Detention Center (Overview)

The Detention Division supports the mission and values of the Police Department by securely and humanely maintaining custody of those citizens under our supervision and by preparing them for reintegration into the community through services and programs. The Police Department's Detention Division is overseen by Commanders Tom Hartmann and Shawn Laughlin. 

Detention Center at a Glance:

  • 2001 Square Footage - 53,075 square feet
  • 2001 Project Cost - $13.9 Million 
  • 2010 Expansion Square Footage - 26,250 square feet, 218 inmates (156 males / 54 females / 8 flex) 
  • 2010 Project Cost - $14.9 Million 2019 Transports - 2,909 
  • 2019 Bookings - 3,028 2019 Average Daily Population (ADP) - 89 
  • 2019 Employees - 53 officers / 8 civilians

The Broomfield Detention Center currently operates 80 beds, and an additional 138 beds are held in reserve for when the need arises. Only adults are housed in the Detention Center.

Prior to becoming a City and County, Broomfield Police officers were required to process an arrestee at the department's holding facility and then transport them to one of four county jails (Adams, Boulder, Jefferson, or Weld). This resulted in an inefficient use of time, money, and resources.

In November 1998 statewide voter approval of Amendment C allowed the City of Broomfield to become Colorado's 64th county. With that started the long process of building a Detention Center that would serve the needs of the Broomfield community for many years. Overall goals included incorporating current technology, utilizing the best operational plans, and recruitment. 

The result was the Broomfield Police Department Detention Center & Training Facility, located at 11600 Ridge Parkway in southwest Broomfield. When the doors opened on November 15, 2001, it was a 53,075 square foot facility designed to house 80 inmates. In 2010, the facility was expanded to 79,325 square feet, with an inmate capacity of 218.

The Detention Center's first year of operation resulted in 1,900 arrestees being processed through the facility. With the new Detention Center being within the City and County of Broomfield, arresting officers were able to stay within their own jurisdiction; continuously able to serve Broomfield citizens.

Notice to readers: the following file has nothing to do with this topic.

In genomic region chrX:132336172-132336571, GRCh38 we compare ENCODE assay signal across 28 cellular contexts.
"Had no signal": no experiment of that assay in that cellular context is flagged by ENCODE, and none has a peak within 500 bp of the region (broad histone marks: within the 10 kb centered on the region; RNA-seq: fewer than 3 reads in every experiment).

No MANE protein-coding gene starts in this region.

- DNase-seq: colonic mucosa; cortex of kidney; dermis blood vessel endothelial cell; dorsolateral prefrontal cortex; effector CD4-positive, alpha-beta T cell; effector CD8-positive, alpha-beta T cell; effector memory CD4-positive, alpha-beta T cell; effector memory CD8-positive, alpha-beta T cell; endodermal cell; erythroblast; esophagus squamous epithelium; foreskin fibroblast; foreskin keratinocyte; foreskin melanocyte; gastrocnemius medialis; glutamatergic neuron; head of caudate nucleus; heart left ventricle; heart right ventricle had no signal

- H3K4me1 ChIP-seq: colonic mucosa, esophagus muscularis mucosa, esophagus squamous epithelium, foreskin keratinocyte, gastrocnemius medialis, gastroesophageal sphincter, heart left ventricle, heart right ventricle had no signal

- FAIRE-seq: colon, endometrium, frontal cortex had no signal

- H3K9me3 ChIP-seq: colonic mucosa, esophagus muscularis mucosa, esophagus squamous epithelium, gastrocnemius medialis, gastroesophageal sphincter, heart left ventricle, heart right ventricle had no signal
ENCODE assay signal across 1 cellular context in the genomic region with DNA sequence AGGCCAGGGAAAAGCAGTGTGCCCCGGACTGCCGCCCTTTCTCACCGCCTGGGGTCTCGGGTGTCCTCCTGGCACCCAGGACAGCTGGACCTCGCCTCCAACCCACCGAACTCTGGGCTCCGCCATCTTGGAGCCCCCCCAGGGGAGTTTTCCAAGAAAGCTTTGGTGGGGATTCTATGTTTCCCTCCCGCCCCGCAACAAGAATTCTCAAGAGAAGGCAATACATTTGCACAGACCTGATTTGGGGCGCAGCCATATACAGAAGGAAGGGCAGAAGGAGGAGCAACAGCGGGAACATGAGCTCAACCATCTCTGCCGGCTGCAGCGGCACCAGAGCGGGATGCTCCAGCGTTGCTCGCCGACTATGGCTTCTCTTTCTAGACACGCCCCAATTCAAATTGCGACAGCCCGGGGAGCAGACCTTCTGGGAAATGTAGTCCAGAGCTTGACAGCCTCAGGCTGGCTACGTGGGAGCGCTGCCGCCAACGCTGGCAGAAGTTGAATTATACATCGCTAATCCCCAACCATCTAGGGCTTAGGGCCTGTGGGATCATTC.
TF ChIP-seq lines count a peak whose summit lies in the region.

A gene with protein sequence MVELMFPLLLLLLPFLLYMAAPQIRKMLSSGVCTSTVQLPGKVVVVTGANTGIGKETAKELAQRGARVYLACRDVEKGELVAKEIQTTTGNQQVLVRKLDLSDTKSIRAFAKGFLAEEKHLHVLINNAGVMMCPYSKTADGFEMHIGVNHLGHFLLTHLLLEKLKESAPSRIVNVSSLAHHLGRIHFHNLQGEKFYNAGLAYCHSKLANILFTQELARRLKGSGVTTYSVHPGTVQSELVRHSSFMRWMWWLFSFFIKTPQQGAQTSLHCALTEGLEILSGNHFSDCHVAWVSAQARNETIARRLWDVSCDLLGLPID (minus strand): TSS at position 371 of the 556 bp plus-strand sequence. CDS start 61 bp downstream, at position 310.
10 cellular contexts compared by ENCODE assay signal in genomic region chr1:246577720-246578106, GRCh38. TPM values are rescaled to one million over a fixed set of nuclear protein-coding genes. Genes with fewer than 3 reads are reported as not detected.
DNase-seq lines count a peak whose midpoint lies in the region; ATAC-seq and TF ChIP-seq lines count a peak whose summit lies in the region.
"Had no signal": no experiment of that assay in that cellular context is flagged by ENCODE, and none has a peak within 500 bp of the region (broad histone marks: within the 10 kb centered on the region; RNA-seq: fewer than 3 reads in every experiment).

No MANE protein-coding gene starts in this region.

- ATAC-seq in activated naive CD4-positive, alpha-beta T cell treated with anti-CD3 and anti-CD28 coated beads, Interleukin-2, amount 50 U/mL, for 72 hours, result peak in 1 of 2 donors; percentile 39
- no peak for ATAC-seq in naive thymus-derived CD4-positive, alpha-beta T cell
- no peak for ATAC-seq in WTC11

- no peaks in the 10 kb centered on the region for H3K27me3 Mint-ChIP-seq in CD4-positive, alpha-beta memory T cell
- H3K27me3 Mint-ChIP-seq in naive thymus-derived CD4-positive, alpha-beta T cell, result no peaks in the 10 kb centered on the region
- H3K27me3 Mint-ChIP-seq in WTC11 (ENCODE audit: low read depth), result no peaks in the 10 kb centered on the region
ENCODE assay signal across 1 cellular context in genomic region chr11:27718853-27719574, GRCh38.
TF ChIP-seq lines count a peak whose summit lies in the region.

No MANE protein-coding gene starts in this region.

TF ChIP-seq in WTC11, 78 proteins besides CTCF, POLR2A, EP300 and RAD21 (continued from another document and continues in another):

The Detention Center has enjoyed national recognition for its design and operational philosophy. Jail transition teams from throughout the country have visited the facility through the National Institute of Corrections' Planning of New Institutions Workshops to learn what they can from Broomfield's experience.

From the planning stages, Broomfield and surrounding neighborhoods worked together collaboratively to establish certain goals that would lessen the impact of a Detention Center near their community. Through multiple "town meetings" and a good deal of compromising, the various groups were able to accomplish their goals. For example, the facility was designed and built so that portions of the building visible to the public would resemble an office building found in any typical business park. There are no bars on the windows, chain link fences, or barbed wire. Official vehicles are parked behind the facility, away from the public's view. 

Inmates and their housing areas cannot be seen from the surrounding area due to earthen berms that surround the facility. Inmates do not participate in outside recreational activities, and are only allowed outside with an officer escort. 

If a released arrestee/inmate does not have someone to drive them away from the facility, an officer will drive them back to the location of their arrest (if appropriate) or to the local RTD Park N Ride, or the RTD Call N Ride will respond to the Detention Center to transport the former arrestee/inmate to their desired location. Released arrestees/inmates are never allowed to walk off facility property without having arranged transportation. This policy decision was made in response to citizens' concerns about released arrestees/inmates wandering around in their communities. 

Maintaining a strong relationship with the community is important to Broomfield and the Police Department. Since opening, the facility has conducted hundreds of tours to local agencies and citizen groups. The facility pays special attention to youth groups as well as middle and high school students. Striving to make a positive impact on Broomfield's youth is a priority for Broomfield officials.